I think this stock should replace it in the “Magnificent Seven”

By | March 16, 2024

There’s no doubt about that Amazon (NASDAQ: AMZN) has been a technology dynamo for much of its history, delivering monster returns to its long-term investors.

However, recently the company’s results have been mixed. Yes, Amazon’s shares have nearly doubled in the past year, but that’s only because they fell so far during the 2022 bear market. Amazon still hasn’t surpassed its 2021 peak even as the S&P500 And Nasdaq Composite are back on track to new all-time highs.

While Amazon’s recent results are solid, there are also signs that the company is losing its edge. Revenue growth at its cloud computing business, Amazon Web Services, has slowed significantly, to 13% in the fourth quarter, well behind its two biggest rivals, Microsoft Azure and Alphabet‘s Google Cloud. E-commerce growth has slowed at a similar pace and is even being overtaken Walmart.

Amazon also appears to have gotten off to a slow start in the artificial intelligence (AI) race. It followed Alphabet in making a multibillion-dollar investment in Anthropic AI in September, although that move appeared intended to compensate for its previous lack of strategy.

Amazon is a member of the ‘Magnificent Seven’, the group of the world’s most valuable technology companies. These seven contributed the largest share to the total price growth of the market last year. However, Amazon’s biggest innovations could be behind it. CEO Andy Jassy appears to have switched from experimentation to a focus on profitability, which could make the company weaker in the long run. For example, the market’s vendors are in turmoil over a new set of fees that have prompted a Federal Trade Commission investigation.

There is one company that is on the cutting edge of technology that I believe would be a good candidate to replace Amazon in the Magnificent Seven Taiwanese semiconductor manufacturing company (NYSE: TSM).

Different stock graphs on top of each other.

Image source: Getty Images.

Possibly the most important company in the world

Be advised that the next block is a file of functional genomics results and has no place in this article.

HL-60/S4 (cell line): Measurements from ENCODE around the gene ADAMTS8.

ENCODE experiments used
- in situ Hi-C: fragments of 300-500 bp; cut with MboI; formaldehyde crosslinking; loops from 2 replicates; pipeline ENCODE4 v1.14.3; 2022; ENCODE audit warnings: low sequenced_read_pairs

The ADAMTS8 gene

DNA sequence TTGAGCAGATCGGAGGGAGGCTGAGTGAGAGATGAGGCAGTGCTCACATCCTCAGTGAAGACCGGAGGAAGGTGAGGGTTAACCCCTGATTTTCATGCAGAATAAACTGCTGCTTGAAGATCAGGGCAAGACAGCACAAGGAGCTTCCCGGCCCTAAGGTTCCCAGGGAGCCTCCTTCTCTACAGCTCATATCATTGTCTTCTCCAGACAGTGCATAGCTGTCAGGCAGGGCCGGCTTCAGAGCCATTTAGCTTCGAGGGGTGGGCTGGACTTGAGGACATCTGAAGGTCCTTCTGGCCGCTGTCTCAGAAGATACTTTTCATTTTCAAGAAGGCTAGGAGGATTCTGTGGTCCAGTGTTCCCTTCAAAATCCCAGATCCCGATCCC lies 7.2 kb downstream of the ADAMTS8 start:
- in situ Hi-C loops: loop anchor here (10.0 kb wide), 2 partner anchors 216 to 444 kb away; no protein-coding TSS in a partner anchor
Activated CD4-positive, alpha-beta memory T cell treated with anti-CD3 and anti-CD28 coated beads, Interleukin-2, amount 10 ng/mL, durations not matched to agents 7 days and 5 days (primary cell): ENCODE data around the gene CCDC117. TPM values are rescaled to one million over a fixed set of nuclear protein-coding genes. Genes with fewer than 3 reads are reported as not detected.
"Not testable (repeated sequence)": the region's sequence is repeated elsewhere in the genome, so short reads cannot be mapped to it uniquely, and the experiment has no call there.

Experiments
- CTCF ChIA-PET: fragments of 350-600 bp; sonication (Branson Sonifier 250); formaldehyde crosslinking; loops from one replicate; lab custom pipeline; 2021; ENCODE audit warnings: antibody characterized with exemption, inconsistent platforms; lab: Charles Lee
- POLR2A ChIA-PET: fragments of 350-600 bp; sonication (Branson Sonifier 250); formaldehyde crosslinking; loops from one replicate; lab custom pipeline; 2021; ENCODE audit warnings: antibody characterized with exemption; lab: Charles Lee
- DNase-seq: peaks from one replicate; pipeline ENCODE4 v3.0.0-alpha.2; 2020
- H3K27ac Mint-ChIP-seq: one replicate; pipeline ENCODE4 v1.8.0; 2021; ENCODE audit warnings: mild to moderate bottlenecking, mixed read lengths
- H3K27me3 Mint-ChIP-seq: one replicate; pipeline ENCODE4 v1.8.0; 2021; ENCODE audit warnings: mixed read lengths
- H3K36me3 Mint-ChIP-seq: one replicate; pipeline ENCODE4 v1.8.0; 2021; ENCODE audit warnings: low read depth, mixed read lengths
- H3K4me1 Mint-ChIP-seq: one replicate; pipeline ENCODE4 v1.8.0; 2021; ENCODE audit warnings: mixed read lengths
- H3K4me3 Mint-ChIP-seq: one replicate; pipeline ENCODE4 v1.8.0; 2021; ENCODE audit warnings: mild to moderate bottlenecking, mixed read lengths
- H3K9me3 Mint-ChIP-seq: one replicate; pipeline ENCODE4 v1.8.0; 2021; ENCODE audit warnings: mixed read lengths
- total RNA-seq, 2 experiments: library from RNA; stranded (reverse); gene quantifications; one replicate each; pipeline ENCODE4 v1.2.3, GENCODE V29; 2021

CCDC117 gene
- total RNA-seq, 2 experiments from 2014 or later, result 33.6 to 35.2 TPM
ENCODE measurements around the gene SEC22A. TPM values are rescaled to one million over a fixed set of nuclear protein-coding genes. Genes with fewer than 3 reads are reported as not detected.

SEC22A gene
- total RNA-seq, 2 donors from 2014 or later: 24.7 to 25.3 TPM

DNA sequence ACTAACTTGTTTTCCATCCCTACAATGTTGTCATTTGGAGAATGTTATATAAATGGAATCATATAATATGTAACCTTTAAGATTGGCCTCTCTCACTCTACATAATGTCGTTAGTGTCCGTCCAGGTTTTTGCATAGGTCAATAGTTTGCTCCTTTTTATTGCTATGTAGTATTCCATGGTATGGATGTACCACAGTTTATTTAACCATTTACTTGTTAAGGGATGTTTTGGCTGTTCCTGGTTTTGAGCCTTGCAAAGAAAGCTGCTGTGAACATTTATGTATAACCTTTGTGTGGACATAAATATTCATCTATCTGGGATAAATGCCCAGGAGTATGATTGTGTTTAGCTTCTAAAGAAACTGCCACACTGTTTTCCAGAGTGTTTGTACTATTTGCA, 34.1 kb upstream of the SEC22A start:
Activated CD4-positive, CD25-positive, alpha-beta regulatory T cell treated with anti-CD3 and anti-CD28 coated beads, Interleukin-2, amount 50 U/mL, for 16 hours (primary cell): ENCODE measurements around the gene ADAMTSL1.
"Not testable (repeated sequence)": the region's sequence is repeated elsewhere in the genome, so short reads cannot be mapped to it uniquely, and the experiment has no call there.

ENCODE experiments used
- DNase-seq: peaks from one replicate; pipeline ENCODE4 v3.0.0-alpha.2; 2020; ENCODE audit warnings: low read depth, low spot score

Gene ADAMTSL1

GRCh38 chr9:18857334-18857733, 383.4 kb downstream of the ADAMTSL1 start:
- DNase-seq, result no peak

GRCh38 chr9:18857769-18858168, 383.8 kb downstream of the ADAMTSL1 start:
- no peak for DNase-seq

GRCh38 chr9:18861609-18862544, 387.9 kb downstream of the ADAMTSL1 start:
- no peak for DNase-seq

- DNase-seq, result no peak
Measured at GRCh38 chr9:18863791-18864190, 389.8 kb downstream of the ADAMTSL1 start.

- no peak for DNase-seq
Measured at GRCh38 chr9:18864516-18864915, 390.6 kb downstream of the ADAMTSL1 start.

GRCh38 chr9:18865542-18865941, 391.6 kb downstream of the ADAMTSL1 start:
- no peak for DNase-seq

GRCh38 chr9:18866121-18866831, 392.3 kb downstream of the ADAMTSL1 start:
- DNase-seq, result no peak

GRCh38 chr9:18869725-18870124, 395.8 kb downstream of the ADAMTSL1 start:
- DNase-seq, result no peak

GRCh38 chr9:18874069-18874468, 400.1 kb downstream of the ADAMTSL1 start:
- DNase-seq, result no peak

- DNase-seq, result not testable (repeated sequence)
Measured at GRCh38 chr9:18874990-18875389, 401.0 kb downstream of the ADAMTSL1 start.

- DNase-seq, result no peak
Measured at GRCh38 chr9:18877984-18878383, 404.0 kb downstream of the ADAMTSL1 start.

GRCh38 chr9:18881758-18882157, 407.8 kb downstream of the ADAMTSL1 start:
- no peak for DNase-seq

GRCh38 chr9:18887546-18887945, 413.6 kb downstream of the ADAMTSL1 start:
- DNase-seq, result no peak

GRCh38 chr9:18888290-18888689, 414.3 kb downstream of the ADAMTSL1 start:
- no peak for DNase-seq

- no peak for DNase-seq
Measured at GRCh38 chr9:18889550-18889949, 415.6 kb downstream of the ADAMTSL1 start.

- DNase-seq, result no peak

It is no exaggeration to call Taiwan Semiconductor Manufacturing – also known as TSMC – the most important company in the world. It is the largest chip manufacturer in the world. The company handles about 55% of contract chip production and 90% of the most advanced chips, and that share could be even higher.

TSMC is the company that tech giants love Apple, Nvidia, Broadcom, Advanced micro devices, and even Amazon is turning to manufacturing their chips, giving it enormous market power. No other company would likely impact the world more if it ceased operations today.

TSMC’s market power is also visible in the results. In the fourth quarter, the company generated $8.2 billion in operating income on $19.6 billion in sales, giving it an operating margin of 42%, a clear demonstration of its pricing power.

TSMC is also vital to generative AI technology, as companies like Nvidia rely on it to produce cutting-edge graphics processing units (GPUs) and other chips that can power and train generative AI applications like ChatGPT. Demand for these chips far exceeds supply, which should boost profits at TSMC even further.

There is a clear need to expand chip production, and TSMC has planned new foundries in the US and other parts of the world. However, US expansion is facing challenges for several companies, showing that ramping up chip production, especially the most advanced ones, won’t be easy.

Why TSMC should join the Magnificent Seven

TSMC is not a US-based company like the rest of the Magnificent Seven. Yet in the US it is listed on the New York Stock Exchange. With a market cap of $721 billion as of March 11, it is now more valuable than Teslameaning that based on its size it would qualify for a spot in the group.

However, the best reason to include TSMC in the Magnificent Seven is that it represents the future of technology. It is the dominant supplier of AI chips and other advanced processors and will almost certainly remain so.

The company has returned to revenue growth after the last cyclical downturn in the chip industry, and investors recognize its crucial position in the AI ​​supply chain: the stock is up 34% year to date.

TSMC seems like a good bet to outperform Amazon and other members of the Magnificent Seven for the rest of the year. It deserves a place in the elite group of technology stocks.

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John Mackey, former CEO of Whole Foods Market, an Amazon subsidiary, is a member of The Motley Fool’s board of directors. Suzanne Frey, a director at Alphabet, is a member of The Motley Fool’s board of directors. Jeremy Bowman has positions in Amazon and Broadcom. The Motley Fool holds positions in and recommends Advanced Micro Devices, Alphabet, Amazon, Apple, Microsoft, Nvidia, Taiwan Semiconductor Manufacturing, Tesla, and Walmart. The Motley Fool recommends Broadcom and recommends the following options: long January 2026 $395 calls to Microsoft and short January 2026 $405 calls to Microsoft. The Motley Fool has a disclosure policy.

Forget Amazon: I Think This Stock Should Replace It in the “Magnificent Seven” was originally published by The Motley Fool

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